This traditional approach to project planning also means we fail to benefit from tasks that finish early, as we aren’t ready to commence subsequent tasks early. If each task estimate contains sufficient time to complete in 90% of situations, then there is an 89% chance that the task will be completed earlier than planned.

If we remove the safety buffer from the estimated duration of each task, and instead put it in a pool that can be used by those tasks that actually need it, then the total time needed in the safety pool can be much less than the total time that is removed from each task.

By agreeing to share the safety pool with each project participant, rather than requiring each participant to manage the time uncertainty in its tasks, the project owner can reduce the planned duration of a project (and the time related costs). This is precisely how time risk is allocated among project participants under a project alliance/IPD contract.  All non-owner participants share in any gain-share payment from the owner arising from early completion, and any pain-share to the owner arising from late completion. Under IPD, it is not possible for any one participant to benefit from early completion of its task, if the project is completed late.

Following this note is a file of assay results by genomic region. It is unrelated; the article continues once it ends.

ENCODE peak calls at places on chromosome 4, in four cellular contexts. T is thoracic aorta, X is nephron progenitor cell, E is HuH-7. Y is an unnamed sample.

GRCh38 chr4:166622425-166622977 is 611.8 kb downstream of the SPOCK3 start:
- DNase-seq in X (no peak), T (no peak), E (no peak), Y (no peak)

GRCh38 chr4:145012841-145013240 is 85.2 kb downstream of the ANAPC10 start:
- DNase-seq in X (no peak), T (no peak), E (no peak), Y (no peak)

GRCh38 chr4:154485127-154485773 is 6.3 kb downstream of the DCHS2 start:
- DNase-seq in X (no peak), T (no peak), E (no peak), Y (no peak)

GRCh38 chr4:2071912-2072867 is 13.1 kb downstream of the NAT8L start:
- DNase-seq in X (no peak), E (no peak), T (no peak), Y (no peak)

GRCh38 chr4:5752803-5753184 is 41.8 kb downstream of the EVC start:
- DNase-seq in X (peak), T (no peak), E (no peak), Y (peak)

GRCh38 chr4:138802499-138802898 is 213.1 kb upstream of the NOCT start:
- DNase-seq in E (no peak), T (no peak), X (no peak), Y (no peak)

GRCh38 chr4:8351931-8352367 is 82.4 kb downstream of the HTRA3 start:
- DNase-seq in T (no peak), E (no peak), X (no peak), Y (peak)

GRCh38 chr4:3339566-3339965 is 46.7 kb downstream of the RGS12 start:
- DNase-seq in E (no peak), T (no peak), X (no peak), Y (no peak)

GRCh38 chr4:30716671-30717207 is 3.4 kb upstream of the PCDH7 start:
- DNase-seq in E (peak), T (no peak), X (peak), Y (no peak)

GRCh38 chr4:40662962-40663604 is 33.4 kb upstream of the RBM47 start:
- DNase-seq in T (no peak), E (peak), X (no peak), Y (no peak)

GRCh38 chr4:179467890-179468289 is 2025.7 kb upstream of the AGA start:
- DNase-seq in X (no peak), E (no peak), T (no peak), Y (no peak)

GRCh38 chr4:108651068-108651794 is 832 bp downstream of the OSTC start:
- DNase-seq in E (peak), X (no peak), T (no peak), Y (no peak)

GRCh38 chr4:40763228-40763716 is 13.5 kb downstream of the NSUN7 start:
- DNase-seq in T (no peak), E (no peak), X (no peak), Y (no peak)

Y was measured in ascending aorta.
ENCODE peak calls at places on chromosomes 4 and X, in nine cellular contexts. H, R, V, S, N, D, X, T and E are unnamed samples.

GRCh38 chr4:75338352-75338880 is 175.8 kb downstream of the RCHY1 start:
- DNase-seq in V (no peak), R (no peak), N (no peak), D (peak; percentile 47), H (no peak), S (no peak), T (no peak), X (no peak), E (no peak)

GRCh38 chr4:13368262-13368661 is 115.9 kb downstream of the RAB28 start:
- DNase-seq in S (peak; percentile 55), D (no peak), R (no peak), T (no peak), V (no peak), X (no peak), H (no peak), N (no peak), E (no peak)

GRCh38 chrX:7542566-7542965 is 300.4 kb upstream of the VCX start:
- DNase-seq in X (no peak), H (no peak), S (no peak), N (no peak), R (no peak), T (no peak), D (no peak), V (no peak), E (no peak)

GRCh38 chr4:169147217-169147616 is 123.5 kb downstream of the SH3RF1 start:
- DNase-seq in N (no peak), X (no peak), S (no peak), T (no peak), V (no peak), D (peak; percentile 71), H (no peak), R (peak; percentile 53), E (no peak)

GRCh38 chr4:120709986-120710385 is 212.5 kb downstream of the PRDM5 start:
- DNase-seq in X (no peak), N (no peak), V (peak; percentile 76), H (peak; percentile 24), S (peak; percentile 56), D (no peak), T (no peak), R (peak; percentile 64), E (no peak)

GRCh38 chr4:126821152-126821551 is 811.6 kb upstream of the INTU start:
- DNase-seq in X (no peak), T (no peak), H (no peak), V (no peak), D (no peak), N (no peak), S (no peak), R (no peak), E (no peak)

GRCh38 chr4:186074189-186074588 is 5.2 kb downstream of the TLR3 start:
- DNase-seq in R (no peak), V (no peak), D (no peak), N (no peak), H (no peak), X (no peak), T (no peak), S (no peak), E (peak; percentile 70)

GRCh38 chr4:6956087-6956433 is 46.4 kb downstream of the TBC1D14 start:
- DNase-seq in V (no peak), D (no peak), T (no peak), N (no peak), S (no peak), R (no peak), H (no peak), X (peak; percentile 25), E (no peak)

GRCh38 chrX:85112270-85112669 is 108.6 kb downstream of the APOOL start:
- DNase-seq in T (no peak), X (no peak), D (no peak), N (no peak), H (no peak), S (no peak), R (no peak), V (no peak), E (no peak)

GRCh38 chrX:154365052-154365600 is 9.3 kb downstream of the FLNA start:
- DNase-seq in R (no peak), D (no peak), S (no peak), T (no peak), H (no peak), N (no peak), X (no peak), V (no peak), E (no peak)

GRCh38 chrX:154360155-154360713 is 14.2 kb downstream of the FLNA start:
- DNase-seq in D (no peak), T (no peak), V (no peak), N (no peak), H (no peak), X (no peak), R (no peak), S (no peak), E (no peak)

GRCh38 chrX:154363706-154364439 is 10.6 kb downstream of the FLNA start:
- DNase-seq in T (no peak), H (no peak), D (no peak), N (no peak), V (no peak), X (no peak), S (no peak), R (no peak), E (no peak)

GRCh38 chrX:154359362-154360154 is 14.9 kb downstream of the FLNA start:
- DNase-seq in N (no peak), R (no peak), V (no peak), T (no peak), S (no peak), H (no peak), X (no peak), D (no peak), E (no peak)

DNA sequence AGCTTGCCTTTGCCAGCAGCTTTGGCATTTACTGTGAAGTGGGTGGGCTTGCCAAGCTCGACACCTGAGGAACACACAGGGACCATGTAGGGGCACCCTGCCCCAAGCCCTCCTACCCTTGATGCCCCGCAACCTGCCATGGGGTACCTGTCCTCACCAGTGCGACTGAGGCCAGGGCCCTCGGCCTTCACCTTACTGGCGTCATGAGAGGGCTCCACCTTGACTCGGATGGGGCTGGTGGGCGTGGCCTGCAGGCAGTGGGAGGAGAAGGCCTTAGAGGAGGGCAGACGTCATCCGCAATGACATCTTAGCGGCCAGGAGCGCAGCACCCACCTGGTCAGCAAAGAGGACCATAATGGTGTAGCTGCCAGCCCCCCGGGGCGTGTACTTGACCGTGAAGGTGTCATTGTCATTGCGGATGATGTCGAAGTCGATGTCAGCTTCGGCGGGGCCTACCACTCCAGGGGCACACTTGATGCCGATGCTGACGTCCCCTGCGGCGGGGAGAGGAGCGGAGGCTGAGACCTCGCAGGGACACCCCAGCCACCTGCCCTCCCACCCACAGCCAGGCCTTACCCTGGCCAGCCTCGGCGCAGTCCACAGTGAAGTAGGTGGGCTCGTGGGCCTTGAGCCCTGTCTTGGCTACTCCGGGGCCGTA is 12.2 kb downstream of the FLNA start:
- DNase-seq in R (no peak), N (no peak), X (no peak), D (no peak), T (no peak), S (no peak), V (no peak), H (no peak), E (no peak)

However, if the project owner separately contracts with each project participant and requires the participant to commit to a deadline for completion of its tasks, then it’s simply not possible for the project owner to adopt the CPPM approach and share a time safety pool with each participant. A project owner can’t access the benefits of the CPPM approach under conventional procurement models.